The lungs are a delicate interface between the atmosphere and our bodies across which oxygen diffuses from the air we breathe to the blood which carries oxygen to the cells and mitochondria. In healthy lungs at sea level where there is a surfeit of oxygen, this process occurs easily, whereas, in lungs with disease it becomes a task which may not be fully successful and hypoxemia may ensue or worsen. At high altitude where the barometric pressure (Pb) and thus the supply of oxygen is lower, the job of getting oxygen to the blood, even in the healthy lung is more difficult, and in the diseased lung it may be impossible. This presentation will review the lungs' responses to high altitude, with emphasis on the abnormal. Both acute and chronic responses of patients with pre-existing lung disease will be reviewed. Pulmonary diseases encountered at high altitude in previously healthy people, such as high altitude pulmonary edema and chronic mountain sickness will be touched on only as they pertain to other patients. Pre-existing lung disease (with and without hypoxemia at sea level) such as obstructive lung diseases (asthma, COPD, emphysema), and restrictive lung diseases (sarcoid, asbestosis, interstitial pulmonary fibrosis) will be discussed in terms of gas exchange, lung mechanics, and treatment at high altitude. Disorders of ventilatory control; e.g., obesity-hypoventilation syndrome and sleep apnea, may present formidable problems, and guidelines for their treatment will be discussed. Infectious lung diseases; e.g., pneumonia, cystic fibrosis, and pulmonary vascular disorders such as chronic mountain sickness, primary pulmonary hypertension, and congenital absence of the pulmonary artery are important disorders that require special attention because of the accentuated hypoxic pulmonary vascular response encountered at high altitude. The purpose therefore, is to provide the medical practitioner with the insight into prevention, recognition, and treatment of pulmonary problems encountered specifically at high altitude, as well as guidance on how best to advise patients with lung disease who want to fly in airplanes and/or ascend to high altitude for work or pleasure.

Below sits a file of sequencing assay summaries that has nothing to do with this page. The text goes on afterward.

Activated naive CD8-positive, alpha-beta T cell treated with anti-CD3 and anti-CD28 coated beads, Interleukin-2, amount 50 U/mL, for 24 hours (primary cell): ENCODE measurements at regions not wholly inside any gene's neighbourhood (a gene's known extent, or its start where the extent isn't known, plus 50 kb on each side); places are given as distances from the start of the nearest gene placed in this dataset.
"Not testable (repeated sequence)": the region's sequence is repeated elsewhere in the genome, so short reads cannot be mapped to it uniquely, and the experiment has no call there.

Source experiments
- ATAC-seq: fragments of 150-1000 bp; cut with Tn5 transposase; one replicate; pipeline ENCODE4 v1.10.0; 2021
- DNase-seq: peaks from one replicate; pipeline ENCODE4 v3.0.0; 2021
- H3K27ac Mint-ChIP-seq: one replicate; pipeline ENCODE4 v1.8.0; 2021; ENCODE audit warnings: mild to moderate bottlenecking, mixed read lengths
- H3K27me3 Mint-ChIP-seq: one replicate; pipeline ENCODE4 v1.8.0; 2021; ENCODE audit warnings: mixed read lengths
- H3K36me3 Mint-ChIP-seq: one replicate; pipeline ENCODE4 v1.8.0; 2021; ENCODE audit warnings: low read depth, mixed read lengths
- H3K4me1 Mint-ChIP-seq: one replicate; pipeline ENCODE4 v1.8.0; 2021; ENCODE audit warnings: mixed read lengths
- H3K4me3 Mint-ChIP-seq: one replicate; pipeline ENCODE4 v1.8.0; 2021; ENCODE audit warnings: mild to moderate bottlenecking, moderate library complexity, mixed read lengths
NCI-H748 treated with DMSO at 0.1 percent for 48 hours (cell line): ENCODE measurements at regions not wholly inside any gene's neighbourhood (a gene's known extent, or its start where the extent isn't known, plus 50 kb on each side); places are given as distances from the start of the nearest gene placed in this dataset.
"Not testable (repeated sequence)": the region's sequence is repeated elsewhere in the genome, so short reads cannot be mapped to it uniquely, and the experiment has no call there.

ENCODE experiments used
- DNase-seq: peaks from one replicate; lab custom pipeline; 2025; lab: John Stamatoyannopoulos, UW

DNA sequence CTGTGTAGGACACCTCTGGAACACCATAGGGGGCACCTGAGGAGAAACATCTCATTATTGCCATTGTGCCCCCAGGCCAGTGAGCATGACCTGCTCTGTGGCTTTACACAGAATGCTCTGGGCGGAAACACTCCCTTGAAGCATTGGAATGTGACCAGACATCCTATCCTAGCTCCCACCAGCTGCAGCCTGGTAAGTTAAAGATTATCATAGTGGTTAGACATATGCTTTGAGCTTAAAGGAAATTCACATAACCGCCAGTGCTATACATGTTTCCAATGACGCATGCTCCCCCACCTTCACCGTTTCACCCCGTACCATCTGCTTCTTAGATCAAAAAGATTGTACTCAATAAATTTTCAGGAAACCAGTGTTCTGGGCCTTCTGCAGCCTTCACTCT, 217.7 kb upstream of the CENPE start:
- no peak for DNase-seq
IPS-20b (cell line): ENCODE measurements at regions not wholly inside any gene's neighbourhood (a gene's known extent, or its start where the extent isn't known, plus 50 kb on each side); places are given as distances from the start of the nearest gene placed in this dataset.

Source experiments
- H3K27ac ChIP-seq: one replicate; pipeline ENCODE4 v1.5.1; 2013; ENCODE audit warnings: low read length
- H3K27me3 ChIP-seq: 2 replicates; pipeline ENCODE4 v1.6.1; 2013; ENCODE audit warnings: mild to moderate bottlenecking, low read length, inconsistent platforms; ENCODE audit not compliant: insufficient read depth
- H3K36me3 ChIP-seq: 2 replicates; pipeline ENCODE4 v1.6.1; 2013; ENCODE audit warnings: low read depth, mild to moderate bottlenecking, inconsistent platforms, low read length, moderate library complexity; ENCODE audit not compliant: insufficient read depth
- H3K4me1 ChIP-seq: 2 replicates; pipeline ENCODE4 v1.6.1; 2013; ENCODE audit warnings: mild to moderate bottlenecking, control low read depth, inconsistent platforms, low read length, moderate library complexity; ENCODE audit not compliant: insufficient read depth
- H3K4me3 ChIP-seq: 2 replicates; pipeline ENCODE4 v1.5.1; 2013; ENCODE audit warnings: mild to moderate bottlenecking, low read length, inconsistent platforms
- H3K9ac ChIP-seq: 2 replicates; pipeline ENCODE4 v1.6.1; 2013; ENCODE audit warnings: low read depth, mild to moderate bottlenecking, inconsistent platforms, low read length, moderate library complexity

|Original language||English (US)|
|Number of pages||10|
|Journal||Advances in experimental medicine and biology|
|State||Published - Dec 1 2000|
All Science Journal Classification (ASJC) codes
- Biochemistry, Genetics and Molecular Biology(all)
- Pulmonary disease